PD Editorial: What can’t be done about gun violence, and why not

As a quick internet search reveals, public money has been spent to study the gambling habits of monkeys and to audit Wikipedia entries for gender bias. But gun violence is off limits.|

Why are Americans so prone to gun violence?

Don’t expect an answer from the federal government. As a quick internet search reveals, public money has been spent to study the gambling habits of monkeys and to audit Wikipedia entries for gender bias. But gun violence is off limits.

Congress sealed the checkbook.

(Yes, writing that sentence is as mind-boggling as reading it.)

About 100,000 Americans are killed or wounded annually, yet since 1996, Congress has effectively barred the Centers for Disease Control and Prevention from using federal dollars to research the causes of gun violence. Four years ago, the prohibition was extended to the National Institutes of Health.

Some gun advocates will quibble, as the budget rider in question refers to “gun control” as opposed to “gun violence.” However, as one physician wrote in the Journal of the American Medical Association, “Precisely what was or was not permitted under the clause was unclear. But no federal employee was willing to risk his or her career or the agency’s funding to find out.”

Would anyone support an end to government-funded cancer research? Or banning the use of tax dollars to search for a cure to Alzheimer’s disease? Ignoring a problem won’t make it go away, and hamstringing the nation’s leading research institutions won’t produce solutions.

Even the law’s sponsor admits it was a mistake.

“Research could have been continued on gun violence without infringing on the rights of gun owners, in the same fashion that the highway industry continued its research without eliminating the automobile,” Jay Dickey, an ex-congressman from Arkansas, said in a letter directed to his former House colleagues last year.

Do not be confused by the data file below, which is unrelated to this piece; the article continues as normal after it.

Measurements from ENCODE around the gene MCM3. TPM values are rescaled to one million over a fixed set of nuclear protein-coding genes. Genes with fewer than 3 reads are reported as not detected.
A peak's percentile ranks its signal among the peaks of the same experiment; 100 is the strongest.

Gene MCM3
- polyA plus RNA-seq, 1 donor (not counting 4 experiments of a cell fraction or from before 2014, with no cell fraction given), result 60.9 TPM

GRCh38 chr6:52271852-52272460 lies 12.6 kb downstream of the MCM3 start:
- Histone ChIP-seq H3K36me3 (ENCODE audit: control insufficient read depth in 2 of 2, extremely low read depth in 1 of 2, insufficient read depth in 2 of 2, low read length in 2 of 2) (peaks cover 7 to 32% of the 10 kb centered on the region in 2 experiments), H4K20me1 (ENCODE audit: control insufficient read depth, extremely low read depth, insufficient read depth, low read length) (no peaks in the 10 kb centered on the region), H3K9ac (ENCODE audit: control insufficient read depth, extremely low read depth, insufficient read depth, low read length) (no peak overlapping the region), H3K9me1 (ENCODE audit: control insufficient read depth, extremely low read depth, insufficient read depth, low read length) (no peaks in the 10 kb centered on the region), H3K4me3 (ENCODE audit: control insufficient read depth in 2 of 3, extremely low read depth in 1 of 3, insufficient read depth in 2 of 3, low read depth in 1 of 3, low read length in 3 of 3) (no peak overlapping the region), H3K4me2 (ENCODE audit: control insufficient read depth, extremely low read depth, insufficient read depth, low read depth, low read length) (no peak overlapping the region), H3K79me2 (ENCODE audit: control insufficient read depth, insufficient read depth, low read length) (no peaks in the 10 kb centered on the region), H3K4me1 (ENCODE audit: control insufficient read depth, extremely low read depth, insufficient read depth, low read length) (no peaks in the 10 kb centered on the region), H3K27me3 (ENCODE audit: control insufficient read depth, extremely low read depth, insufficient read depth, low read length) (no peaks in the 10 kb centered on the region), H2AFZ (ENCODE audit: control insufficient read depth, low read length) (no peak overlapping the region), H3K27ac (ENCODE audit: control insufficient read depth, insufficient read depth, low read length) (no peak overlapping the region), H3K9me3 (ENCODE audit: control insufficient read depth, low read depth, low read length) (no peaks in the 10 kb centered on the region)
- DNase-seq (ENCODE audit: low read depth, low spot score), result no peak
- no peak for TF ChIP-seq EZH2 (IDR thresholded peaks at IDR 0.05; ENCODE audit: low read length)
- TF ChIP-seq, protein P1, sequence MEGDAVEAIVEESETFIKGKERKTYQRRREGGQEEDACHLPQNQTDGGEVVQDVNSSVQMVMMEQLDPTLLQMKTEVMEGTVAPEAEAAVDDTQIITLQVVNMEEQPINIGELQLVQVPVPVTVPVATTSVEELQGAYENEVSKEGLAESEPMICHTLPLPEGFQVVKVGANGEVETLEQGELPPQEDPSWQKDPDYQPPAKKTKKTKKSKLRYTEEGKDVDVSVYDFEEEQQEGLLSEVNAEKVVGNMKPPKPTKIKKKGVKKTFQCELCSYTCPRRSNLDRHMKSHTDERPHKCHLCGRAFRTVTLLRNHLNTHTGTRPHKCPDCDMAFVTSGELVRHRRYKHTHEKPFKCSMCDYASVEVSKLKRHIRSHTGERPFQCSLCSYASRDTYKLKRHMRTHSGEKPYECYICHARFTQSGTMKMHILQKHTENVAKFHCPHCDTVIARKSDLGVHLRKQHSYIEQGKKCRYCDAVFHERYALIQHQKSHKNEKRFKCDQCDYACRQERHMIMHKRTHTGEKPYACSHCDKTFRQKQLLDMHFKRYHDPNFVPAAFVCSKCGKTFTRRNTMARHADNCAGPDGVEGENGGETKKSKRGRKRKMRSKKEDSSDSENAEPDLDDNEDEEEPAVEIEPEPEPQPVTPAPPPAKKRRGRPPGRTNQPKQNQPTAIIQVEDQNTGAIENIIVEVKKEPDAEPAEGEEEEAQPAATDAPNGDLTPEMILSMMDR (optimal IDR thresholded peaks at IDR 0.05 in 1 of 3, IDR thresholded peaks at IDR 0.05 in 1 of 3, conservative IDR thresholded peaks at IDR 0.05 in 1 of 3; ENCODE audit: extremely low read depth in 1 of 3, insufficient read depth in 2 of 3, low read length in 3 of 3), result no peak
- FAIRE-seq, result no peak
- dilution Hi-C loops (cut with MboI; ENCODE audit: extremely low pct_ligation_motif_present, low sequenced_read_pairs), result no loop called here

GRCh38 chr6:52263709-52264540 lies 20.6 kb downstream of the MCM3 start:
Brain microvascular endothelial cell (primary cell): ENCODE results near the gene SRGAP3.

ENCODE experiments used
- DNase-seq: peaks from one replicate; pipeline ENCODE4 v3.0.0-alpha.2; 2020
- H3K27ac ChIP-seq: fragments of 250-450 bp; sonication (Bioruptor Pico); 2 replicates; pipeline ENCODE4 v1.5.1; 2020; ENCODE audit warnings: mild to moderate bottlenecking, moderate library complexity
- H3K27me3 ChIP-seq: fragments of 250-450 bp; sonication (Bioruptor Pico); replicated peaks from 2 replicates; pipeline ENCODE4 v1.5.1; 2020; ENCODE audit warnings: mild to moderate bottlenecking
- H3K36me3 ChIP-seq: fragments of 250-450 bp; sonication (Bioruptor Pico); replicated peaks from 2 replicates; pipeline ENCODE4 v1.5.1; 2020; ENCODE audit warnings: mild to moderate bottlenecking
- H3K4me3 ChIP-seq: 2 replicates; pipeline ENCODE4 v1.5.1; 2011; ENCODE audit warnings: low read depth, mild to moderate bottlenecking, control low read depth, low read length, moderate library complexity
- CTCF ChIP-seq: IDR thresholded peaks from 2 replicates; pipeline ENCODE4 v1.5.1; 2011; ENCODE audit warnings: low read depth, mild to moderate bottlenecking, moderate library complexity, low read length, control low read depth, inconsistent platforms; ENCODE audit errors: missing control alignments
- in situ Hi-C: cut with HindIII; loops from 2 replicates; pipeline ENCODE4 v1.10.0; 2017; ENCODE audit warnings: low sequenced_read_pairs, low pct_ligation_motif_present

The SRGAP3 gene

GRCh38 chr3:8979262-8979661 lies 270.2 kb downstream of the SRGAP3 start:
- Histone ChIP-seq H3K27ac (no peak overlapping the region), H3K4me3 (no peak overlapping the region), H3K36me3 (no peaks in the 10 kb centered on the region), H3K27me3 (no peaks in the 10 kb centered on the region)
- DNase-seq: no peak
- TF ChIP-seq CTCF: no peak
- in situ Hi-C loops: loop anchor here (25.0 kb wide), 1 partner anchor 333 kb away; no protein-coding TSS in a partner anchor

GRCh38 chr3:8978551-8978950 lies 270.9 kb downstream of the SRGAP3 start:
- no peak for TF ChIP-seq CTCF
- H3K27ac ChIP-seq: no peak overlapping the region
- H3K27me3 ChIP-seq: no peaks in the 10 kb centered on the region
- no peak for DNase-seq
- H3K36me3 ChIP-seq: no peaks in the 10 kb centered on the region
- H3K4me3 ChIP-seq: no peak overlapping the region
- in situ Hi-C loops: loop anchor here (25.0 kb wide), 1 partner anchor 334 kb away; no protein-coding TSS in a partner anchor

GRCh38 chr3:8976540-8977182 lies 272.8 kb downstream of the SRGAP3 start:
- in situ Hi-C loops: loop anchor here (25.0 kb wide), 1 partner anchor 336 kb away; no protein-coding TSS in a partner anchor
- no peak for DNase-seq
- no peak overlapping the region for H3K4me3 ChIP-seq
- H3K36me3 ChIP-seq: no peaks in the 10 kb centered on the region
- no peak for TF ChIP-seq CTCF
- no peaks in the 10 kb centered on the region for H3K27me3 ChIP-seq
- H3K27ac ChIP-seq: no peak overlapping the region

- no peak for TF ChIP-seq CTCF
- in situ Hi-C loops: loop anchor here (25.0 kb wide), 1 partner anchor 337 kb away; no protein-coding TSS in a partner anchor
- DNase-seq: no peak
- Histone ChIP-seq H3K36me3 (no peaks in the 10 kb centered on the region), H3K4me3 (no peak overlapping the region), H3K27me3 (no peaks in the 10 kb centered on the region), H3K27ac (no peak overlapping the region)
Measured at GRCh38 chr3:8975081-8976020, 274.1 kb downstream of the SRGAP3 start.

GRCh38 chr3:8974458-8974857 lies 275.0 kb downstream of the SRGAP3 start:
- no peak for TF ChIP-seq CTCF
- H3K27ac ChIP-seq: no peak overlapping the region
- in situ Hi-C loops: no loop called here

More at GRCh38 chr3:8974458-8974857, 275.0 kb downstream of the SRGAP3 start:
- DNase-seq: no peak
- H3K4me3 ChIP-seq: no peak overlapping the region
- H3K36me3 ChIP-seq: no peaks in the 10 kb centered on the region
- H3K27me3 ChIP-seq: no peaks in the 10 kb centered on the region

Rep. Mike Thompson, a Democrat from St. Helena who owns guns and enjoys shooting sports, assumed a leading role on gun safety issues after 20 children and six adults were massacred at Sandy Hook Elementary School in Newtown, Connecticut in 2012. Thompson expanded his effort from universal background checks to include restoration of research funding after receiving Dickey’s letter.

California budgeted $5 million this year for a gun violence research center at UC Davis. But, as is so often the case, progress in Congress has been slow.

Thompson has, however, gained allies in the Senate, where 23 Democrats signed a letter calling for repeal of the Dickey amendment.

One of them is Sen. Ron Wyden, D-Oregon, who said the federal ban “defies science, defies knowledge and defies common sense,” according to a report last week in the Oregonian newspaper.

Congress is currently enjoying its longest summer recess in at least 60 years and plans only a brief session after Labor Day before adjourning again until the election.

There’s no realistic hope that universal background checks or any other significant gun safety legislation will pass this year. But the Dickey amendment could easily be undone in appropriations bills (if Congress takes them up) or, as is more likely, a continuing resolution to allow the government to stay open when the new fiscal year begins on Oct. 1.

Independent research won’t undermine the Second Amendment, but it may provide some insights into the cause of ghastly mass shootings and how they could be prevented. Even the most zealous gun advocates should see the wisdom in that.

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